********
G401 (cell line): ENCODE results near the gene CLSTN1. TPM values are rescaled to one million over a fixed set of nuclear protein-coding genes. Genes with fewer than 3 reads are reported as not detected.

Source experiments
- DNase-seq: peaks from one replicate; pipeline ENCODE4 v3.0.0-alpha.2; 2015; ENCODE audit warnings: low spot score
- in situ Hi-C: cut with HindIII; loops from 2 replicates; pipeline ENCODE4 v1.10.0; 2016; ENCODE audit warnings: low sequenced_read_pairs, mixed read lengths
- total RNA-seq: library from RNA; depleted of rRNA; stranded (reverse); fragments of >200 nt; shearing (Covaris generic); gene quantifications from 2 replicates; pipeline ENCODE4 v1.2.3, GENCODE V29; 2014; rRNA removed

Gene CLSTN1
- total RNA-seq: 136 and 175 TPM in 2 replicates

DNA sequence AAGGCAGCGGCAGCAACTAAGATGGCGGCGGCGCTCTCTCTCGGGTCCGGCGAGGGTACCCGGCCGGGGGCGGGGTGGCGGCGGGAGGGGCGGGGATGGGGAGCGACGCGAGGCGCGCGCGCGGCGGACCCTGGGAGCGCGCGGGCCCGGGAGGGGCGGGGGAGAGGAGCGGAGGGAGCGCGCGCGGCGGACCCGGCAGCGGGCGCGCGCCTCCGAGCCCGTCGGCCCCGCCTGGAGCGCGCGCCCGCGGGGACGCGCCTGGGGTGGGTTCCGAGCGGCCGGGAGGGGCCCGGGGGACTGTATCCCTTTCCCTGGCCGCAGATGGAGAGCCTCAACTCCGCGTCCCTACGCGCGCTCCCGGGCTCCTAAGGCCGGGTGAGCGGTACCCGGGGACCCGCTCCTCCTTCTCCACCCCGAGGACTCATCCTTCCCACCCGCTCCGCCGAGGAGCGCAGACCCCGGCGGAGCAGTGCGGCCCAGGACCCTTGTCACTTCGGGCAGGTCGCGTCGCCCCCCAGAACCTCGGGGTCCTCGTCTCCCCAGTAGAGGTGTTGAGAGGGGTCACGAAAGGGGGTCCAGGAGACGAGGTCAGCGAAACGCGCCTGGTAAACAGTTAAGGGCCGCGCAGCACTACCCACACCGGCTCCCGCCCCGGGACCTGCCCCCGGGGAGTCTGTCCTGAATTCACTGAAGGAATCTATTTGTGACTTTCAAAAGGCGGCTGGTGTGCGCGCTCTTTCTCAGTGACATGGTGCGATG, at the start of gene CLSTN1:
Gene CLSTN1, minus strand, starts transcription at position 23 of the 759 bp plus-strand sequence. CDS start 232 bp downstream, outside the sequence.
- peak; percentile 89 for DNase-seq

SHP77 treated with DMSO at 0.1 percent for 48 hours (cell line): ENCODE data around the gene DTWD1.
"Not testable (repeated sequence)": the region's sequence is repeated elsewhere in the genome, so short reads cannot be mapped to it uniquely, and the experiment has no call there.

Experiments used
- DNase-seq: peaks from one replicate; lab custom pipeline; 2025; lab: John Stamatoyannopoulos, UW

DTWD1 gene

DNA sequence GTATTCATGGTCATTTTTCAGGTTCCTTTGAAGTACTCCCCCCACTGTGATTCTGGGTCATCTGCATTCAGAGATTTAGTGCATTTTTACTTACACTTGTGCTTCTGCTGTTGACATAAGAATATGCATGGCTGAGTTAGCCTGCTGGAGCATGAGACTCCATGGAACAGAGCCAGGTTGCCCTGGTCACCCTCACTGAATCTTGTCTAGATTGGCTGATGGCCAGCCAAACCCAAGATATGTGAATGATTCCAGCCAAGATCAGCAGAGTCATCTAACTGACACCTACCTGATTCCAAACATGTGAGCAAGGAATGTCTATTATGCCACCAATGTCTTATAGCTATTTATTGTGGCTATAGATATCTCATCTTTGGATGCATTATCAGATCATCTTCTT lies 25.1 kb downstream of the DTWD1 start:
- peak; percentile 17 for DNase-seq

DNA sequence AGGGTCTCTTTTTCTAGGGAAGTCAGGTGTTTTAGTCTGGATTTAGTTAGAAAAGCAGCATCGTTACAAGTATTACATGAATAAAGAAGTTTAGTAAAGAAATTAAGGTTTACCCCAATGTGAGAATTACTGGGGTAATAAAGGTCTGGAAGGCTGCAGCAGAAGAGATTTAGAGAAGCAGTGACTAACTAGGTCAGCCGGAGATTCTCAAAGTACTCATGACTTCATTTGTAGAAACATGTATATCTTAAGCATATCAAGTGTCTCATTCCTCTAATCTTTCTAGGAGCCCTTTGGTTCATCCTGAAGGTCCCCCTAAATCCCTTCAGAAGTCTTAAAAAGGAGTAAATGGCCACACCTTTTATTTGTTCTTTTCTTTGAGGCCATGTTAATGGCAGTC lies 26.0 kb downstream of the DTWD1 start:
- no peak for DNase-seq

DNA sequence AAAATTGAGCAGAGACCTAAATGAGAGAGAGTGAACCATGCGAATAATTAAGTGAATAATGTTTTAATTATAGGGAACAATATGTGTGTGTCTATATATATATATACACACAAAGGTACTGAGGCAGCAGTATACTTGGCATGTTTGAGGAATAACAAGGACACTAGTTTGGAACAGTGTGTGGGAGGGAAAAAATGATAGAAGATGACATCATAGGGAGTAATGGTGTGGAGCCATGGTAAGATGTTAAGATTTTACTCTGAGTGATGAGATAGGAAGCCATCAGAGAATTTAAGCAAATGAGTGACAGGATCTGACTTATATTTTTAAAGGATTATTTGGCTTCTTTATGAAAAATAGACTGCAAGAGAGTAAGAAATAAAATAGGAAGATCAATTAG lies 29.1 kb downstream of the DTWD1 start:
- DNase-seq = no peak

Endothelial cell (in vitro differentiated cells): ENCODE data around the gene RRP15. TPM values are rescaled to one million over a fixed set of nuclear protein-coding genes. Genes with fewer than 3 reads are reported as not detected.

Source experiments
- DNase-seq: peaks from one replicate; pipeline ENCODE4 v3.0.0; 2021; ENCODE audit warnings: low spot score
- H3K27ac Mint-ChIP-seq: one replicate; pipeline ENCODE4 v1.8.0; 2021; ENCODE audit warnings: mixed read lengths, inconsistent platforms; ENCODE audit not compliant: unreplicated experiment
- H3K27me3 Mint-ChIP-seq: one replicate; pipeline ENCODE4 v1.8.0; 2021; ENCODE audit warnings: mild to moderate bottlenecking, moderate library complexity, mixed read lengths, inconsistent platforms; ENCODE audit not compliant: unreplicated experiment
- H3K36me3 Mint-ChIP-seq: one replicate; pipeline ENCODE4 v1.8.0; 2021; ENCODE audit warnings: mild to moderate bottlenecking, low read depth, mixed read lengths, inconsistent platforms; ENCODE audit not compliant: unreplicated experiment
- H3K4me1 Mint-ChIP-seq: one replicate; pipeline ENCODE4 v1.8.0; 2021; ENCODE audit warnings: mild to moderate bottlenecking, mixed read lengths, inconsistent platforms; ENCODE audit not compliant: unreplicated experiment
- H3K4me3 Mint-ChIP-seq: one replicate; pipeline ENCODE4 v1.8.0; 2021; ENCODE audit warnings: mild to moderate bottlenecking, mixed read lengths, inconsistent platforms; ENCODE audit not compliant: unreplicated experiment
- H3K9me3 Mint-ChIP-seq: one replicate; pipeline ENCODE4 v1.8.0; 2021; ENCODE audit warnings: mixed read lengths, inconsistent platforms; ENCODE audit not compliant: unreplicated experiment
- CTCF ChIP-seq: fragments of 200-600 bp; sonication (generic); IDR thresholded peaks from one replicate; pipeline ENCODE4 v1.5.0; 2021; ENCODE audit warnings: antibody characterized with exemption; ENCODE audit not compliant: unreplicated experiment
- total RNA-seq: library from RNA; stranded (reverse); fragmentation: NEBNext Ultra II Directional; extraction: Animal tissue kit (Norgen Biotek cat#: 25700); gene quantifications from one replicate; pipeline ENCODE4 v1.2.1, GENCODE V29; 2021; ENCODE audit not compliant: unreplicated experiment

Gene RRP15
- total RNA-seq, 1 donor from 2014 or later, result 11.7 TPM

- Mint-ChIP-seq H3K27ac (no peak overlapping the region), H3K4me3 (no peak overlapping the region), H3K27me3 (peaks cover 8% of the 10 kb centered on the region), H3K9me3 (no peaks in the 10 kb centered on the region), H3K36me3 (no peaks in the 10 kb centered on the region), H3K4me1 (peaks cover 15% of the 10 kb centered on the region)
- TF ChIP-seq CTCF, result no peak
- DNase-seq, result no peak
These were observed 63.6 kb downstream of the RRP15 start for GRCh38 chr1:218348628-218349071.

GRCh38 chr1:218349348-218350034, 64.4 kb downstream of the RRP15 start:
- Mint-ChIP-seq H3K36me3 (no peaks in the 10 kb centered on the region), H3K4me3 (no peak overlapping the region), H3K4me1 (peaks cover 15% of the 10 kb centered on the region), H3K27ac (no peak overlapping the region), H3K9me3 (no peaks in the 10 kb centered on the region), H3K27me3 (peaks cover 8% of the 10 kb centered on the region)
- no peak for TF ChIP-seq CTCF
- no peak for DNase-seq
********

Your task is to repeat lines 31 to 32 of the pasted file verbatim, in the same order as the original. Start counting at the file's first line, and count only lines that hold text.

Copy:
- CTCF ChIP-seq: fragments of 200-600 bp; sonication (generic); IDR thresholded peaks from one replicate; pipeline ENCODE4 v1.5.0; 2021; ENCODE audit warnings: antibody characterized with exemption; ENCODE audit not compliant: unreplicated experiment
- total RNA-seq: library from RNA; stranded (reverse); fragmentation: NEBNext Ultra II Directional; extraction: Animal tissue kit (Norgen Biotek cat#: 25700); gene quantifications from one replicate; pipeline ENCODE4 v1.2.1, GENCODE V29; 2021; ENCODE audit not compliant: unreplicated experiment